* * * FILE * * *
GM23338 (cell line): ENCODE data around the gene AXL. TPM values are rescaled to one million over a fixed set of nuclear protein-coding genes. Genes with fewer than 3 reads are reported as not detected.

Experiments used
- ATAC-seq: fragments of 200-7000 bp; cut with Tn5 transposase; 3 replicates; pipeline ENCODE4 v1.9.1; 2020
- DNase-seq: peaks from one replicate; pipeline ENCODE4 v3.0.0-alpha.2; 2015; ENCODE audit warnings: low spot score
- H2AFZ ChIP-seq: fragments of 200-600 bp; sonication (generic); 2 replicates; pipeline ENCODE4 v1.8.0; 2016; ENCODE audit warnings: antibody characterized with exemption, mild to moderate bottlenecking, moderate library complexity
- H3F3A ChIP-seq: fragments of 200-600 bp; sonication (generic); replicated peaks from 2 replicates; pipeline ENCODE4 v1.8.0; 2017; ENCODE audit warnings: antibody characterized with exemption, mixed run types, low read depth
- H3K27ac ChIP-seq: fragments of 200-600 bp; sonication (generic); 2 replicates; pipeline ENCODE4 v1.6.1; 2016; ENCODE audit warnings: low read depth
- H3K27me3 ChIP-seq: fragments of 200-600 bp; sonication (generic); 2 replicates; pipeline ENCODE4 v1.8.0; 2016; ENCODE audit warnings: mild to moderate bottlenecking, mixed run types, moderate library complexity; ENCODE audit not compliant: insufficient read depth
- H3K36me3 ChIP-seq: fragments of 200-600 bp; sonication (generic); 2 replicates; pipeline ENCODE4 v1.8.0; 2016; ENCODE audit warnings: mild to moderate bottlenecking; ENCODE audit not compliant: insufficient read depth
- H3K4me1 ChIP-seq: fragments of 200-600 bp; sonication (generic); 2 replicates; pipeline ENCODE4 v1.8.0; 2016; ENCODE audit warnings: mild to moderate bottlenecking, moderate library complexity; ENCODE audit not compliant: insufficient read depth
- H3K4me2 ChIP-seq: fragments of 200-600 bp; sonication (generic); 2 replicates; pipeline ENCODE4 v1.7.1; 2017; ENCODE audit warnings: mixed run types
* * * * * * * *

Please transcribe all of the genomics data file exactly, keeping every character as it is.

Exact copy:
GM23338 (cell line): ENCODE data around the gene AXL. TPM values are rescaled to one million over a fixed set of nuclear protein-coding genes. Genes with fewer than 3 reads are reported as not detected.

Experiments used
- ATAC-seq: fragments of 200-7000 bp; cut with Tn5 transposase; 3 replicates; pipeline ENCODE4 v1.9.1; 2020
- DNase-seq: peaks from one replicate; pipeline ENCODE4 v3.0.0-alpha.2; 2015; ENCODE audit warnings: low spot score
- H2AFZ ChIP-seq: fragments of 200-600 bp; sonication (generic); 2 replicates; pipeline ENCODE4 v1.8.0; 2016; ENCODE audit warnings: antibody characterized with exemption, mild to moderate bottlenecking, moderate library complexity
- H3F3A ChIP-seq: fragments of 200-600 bp; sonication (generic); replicated peaks from 2 replicates; pipeline ENCODE4 v1.8.0; 2017; ENCODE audit warnings: antibody characterized with exemption, mixed run types, low read depth
- H3K27ac ChIP-seq: fragments of 200-600 bp; sonication (generic); 2 replicates; pipeline ENCODE4 v1.6.1; 2016; ENCODE audit warnings: low read depth
- H3K27me3 ChIP-seq: fragments of 200-600 bp; sonication (generic); 2 replicates; pipeline ENCODE4 v1.8.0; 2016; ENCODE audit warnings: mild to moderate bottlenecking, mixed run types, moderate library complexity; ENCODE audit not compliant: insufficient read depth
- H3K36me3 ChIP-seq: fragments of 200-600 bp; sonication (generic); 2 replicates; pipeline ENCODE4 v1.8.0; 2016; ENCODE audit warnings: mild to moderate bottlenecking; ENCODE audit not compliant: insufficient read depth
- H3K4me1 ChIP-seq: fragments of 200-600 bp; sonication (generic); 2 replicates; pipeline ENCODE4 v1.8.0; 2016; ENCODE audit warnings: mild to moderate bottlenecking, moderate library complexity; ENCODE audit not compliant: insufficient read depth
- H3K4me2 ChIP-seq: fragments of 200-600 bp; sonication (generic); 2 replicates; pipeline ENCODE4 v1.7.1; 2017; ENCODE audit warnings: mixed run types